The NAVTEX function is capable of transmitting all NAVTEX message types. The operator can create custom message templates and save them on the TX handler. These templates can be called into the editor where current information can be entered into the message and then added to the broadcast schedule. This eliminates having to enter the same text each time. The operator can create Job Start text and Job End text which is placed at the start and end of each transmission.  This can include station information, location, frequencies for contacting the station, etc. In addition, in the Job Start template the operator can specify the insertion of the current date and time into the message.



DSC Decoders

DSC Decoder I


  • Can use existing or new radio receivers or transceivers
  • Runs under Windows® operating system
  • State of the art DSP signal processors
  • Captures more DSC signals than any other decoder on the market
  • Each decoder can service 2 radios
  • Can support MF, HF and VHF radios simultaneously
  • Up to 20 radios on a single PC
  • No limit to the number of decoders on a network
  • Parallel signal processors on each radio can capture message collisions
  • A decoder can send messages to one or more operator consoles
  • Internal memory to store up to 65,000 messages in case of network failures
  • Passes all information down to the bit level on each message for subsequent processing
  • Can decode the new expanded DSC sentences for enhanced position information


DSC Decoder handler interface

The TransOceana DSC decoder is a Windows® software application that runs on an industrial rack mount computer, a desktop computer or a laptop. The decoder is used to convert the DSC audio signals from a radio receiver into a digital DSC message and send the message to a GMDSS operator console on the same PC or over a local area network to one or more operator consoles. It uses an internal or external audio interface module (soundcard) to receive the radio audio signals. Each decoder can service two radios, radio 1 and radio 2. Radio 1 can be a MF or HF or VHF radio and Radio 2 can be a MF or HF or VHF radio. The radios do not have to be the same. Multiple decoders can be placed on a single PC to handle more radios.  For example, an A3 station would run 3 decoders on the same PC:

Decoder 1: 2Mhz, 4Mhz

Decoder 2: 6Mhz, 8MHz

Decoder 3: 12Mhz, 16MHz

The number of decoders on a single PC is limited to the memory and CPU speed. We have tested systems successfully with as many as 14 DSC receivers on a single PC. Each decoder can be configured to send the DSC messages to one or more operator consoles on the network. The decoder is limited to a maximum of 100 operator console addresses.


Operator console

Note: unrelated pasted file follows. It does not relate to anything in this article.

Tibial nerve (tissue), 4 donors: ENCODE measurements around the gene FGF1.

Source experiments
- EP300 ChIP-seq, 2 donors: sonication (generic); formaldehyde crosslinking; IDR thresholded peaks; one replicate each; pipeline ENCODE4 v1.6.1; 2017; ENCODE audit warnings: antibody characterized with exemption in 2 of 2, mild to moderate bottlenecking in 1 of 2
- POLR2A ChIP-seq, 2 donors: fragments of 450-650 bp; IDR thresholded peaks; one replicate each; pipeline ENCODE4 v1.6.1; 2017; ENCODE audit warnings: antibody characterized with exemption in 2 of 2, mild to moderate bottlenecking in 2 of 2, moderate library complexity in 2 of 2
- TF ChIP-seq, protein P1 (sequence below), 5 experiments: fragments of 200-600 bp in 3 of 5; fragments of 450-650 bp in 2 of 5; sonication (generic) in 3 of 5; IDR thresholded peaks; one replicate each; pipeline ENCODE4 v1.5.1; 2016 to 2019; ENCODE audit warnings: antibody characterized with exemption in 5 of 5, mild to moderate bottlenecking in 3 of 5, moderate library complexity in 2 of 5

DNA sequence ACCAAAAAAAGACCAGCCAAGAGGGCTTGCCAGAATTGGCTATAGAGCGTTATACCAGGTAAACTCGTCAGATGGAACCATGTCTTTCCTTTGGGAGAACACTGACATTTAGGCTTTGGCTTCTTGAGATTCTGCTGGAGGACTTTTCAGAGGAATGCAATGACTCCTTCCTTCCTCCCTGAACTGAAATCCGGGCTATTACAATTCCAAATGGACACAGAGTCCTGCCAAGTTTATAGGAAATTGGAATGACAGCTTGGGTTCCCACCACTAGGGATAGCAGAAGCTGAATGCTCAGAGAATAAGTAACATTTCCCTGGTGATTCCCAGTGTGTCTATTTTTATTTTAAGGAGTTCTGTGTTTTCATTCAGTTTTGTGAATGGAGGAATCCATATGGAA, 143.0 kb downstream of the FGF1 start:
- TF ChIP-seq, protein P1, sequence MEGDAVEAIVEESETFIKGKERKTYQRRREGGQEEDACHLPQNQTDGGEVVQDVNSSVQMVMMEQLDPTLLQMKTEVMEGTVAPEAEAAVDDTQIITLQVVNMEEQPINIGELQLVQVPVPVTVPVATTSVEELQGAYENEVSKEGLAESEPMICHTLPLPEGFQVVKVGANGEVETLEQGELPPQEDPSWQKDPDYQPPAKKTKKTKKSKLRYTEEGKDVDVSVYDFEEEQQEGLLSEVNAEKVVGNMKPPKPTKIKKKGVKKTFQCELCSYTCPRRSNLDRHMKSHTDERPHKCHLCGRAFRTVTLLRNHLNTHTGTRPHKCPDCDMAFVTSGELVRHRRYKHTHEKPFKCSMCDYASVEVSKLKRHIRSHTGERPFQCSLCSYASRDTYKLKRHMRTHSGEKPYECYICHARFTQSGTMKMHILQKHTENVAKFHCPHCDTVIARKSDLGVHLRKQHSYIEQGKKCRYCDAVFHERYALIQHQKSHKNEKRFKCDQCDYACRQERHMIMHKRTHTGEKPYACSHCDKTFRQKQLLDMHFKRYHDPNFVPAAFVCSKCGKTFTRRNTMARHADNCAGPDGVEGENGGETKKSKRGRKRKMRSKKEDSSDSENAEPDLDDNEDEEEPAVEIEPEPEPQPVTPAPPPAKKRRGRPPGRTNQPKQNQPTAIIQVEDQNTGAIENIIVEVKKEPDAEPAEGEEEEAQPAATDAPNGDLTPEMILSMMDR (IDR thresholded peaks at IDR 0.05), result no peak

GMDSS decoder interface

The DSC messages from the decoders are displayed on one or more operator consoles. The display can be filtered to show messages from selected decoders or from all decoders. If the network between the decoder and the operator console should fail, the decoder will continue to capture traffic and store it locally.  When communications is restored the decoder will automatically update the console with all lost messages.


DSC decoder handler

The status of each decoder is displayed on the operator console using a DSC Decoder panel. Multiple decoders are stacked on top of each other in a manner similar to a 19″ equipment rack. The user can scroll up and down the stack to view the status of each decoder. The operator can temporarily suspend the operation of each decoder and restart it as required. The communication link between each decoder and operator console is monitored using a software watchdog timer. If the communication link fails an alarm is sounded to alert the operator.




DSC Decoder II


  • Black Box decoder
  • Operator Console connection not required
  • DSC messages are output using serial or UDP methods
  • Can filter messages
  • Can output to multiple destinations
  • Can operate stand-alone as a DSC message recorder
  • Ideal for decoding DSC traffic and passing to 3rd party software


The DSC Decoder II is a Windows® based software component for decoding DSC signals and passing the messages to 3rd party software using serial or UDP/IP connections. The standard DSC decoder requires connection to an operator console to view the messages. The DSC Decoder II does not require connection to an operator console. The DSC Decoder II is ideal for applications that require only DSC signal capture and reporting, e.g. receiving DSC message reports and passing the information to an AIS chart plotting system.

The DSC Decoder II is an integration of the standard TransOceana DSC decoder and the TransOceana GMDSS operator console. In the past if a 3rd party application wanted to capture DSC messages and report them on a web page or a chart they would need to purchase both a DSC decoder and GMDSS operator console software components. The DSC decoder would decode the signals and send them to the operator console. The operator console would use a virtual receiver to reformat the messages and send them to a 3rd party application using either AIS or NMEA protocols.

With the DSC Decoder II the decoder can send the DSC messages directly to the 3rd party application. There is no need for an operator console. However a DSC Decoder II can be configured to output DSC messages to BOTH 3rd party applications and one or more operator consoles if required.